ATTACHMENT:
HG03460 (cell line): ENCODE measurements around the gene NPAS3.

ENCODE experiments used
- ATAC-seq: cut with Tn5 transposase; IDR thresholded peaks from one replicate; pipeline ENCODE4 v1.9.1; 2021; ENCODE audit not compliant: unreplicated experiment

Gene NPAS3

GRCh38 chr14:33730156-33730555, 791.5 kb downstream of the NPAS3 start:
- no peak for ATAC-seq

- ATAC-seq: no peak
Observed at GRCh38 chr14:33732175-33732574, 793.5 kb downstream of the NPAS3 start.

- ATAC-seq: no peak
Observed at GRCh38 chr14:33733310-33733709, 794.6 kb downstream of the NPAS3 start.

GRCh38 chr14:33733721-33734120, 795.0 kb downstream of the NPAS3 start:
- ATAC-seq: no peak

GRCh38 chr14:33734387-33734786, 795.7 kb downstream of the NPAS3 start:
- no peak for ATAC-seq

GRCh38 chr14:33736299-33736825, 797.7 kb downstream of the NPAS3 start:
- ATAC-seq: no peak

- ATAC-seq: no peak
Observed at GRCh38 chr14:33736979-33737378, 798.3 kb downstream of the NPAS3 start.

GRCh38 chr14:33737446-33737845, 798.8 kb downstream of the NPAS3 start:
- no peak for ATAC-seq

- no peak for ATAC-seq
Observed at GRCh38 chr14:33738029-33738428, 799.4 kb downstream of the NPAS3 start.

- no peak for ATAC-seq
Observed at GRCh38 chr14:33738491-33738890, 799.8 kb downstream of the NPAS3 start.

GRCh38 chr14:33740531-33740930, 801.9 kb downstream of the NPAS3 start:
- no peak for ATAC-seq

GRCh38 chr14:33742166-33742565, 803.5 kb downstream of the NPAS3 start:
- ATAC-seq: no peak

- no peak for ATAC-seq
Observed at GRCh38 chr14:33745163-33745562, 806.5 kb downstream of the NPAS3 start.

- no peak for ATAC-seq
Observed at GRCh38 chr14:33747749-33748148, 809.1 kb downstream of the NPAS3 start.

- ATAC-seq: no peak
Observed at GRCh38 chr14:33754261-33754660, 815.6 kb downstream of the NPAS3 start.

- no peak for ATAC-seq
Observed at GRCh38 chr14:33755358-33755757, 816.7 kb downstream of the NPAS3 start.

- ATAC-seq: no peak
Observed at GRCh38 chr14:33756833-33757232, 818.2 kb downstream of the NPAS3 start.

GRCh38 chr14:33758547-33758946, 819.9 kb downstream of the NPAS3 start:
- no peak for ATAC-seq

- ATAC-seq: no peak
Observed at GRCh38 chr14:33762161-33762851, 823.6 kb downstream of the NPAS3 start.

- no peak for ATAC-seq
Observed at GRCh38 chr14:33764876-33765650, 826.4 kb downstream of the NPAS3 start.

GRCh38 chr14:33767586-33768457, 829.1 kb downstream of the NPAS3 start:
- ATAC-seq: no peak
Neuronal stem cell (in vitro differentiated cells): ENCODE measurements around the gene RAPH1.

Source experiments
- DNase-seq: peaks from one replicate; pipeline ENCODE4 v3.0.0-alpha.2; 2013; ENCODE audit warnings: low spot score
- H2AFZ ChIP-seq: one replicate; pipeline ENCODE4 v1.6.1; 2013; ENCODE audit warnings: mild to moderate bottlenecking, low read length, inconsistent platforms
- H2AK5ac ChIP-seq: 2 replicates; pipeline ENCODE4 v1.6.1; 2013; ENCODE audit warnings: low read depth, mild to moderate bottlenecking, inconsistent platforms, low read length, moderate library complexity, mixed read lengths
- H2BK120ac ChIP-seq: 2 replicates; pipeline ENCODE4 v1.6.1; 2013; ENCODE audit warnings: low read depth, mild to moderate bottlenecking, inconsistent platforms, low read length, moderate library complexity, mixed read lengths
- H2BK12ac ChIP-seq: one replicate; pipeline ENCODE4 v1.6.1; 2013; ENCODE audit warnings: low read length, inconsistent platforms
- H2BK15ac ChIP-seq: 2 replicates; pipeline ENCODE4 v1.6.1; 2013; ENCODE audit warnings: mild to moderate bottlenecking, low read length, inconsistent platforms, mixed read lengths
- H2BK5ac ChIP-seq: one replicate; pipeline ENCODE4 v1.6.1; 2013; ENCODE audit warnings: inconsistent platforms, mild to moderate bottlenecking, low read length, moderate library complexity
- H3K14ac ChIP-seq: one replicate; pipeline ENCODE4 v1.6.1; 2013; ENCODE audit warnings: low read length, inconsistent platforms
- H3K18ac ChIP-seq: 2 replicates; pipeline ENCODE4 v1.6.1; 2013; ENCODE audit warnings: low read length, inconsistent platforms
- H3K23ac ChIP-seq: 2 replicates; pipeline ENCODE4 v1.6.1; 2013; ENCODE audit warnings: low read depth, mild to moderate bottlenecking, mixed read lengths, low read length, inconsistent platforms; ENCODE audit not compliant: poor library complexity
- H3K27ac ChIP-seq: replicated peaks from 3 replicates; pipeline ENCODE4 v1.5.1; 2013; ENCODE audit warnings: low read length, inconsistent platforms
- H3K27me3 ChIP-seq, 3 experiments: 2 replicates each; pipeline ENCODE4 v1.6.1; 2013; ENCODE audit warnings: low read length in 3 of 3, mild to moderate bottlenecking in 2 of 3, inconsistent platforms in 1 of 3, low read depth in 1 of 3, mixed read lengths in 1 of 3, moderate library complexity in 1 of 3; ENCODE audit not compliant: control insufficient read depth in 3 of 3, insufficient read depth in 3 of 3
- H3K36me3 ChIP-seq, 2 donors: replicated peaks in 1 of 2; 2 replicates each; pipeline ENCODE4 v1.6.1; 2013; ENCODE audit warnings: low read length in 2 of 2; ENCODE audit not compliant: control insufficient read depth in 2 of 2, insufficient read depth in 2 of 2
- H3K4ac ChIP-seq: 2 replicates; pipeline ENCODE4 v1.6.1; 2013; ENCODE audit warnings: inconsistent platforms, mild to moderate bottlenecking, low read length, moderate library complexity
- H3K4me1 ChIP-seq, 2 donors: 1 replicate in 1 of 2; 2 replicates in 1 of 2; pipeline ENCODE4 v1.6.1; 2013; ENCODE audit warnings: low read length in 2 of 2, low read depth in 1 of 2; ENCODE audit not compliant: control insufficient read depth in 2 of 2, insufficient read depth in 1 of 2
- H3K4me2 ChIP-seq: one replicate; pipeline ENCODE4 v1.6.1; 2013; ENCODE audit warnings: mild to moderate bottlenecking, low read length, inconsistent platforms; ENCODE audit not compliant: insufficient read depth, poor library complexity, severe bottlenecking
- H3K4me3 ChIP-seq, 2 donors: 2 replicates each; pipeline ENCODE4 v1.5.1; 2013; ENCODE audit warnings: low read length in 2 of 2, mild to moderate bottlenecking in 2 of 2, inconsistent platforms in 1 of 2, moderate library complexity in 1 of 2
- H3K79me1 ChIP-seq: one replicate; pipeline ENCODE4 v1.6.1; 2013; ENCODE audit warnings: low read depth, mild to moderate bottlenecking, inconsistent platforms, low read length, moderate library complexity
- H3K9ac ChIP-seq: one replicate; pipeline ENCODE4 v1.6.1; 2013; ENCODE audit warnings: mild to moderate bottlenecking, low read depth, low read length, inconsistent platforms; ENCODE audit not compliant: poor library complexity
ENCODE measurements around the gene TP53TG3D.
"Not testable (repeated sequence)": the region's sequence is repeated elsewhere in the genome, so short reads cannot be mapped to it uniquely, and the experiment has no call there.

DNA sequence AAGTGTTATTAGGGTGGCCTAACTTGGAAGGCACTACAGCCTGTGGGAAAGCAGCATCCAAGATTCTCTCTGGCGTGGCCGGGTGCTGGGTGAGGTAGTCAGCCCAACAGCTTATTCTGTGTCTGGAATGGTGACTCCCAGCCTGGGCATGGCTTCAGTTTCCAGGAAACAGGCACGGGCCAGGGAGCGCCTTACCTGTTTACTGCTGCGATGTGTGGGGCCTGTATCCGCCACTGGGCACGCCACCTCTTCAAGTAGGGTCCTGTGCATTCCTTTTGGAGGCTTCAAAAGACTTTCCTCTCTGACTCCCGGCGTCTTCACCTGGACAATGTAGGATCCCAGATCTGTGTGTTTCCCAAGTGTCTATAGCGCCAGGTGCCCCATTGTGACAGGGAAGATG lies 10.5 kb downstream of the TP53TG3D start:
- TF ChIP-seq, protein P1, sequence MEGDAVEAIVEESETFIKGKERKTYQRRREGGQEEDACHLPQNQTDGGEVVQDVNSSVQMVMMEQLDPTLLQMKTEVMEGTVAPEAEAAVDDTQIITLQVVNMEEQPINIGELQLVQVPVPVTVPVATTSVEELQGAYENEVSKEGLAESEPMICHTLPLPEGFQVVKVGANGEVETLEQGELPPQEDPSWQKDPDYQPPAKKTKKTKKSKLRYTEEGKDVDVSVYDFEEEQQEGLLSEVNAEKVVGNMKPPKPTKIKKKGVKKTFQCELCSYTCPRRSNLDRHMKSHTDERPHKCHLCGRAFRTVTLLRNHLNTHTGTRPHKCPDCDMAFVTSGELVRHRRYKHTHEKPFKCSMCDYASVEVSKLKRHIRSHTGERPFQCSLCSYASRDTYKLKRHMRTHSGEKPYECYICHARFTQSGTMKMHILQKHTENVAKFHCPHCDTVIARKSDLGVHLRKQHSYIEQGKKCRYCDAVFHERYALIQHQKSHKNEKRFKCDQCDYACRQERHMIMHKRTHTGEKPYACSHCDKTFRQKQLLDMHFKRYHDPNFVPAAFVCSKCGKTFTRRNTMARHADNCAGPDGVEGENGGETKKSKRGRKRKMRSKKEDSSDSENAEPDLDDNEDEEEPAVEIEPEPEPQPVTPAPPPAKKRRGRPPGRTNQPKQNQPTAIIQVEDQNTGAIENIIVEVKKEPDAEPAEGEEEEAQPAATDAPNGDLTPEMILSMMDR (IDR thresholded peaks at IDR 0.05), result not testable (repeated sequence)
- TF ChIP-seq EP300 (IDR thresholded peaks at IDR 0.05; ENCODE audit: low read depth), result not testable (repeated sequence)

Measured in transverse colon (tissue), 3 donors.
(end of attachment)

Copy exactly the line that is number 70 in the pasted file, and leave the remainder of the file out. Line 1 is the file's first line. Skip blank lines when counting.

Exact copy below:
DNA sequence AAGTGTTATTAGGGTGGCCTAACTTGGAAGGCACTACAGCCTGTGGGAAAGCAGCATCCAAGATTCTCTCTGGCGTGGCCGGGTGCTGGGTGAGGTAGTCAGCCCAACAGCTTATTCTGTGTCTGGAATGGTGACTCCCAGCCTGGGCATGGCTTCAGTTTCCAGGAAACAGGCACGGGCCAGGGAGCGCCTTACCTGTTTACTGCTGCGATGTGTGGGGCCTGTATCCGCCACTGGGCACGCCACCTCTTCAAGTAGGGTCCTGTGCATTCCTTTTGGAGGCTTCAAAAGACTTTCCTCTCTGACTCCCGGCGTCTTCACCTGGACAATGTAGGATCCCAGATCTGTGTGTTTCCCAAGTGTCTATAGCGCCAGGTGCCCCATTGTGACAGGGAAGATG lies 10.5 kb downstream of the TP53TG3D start: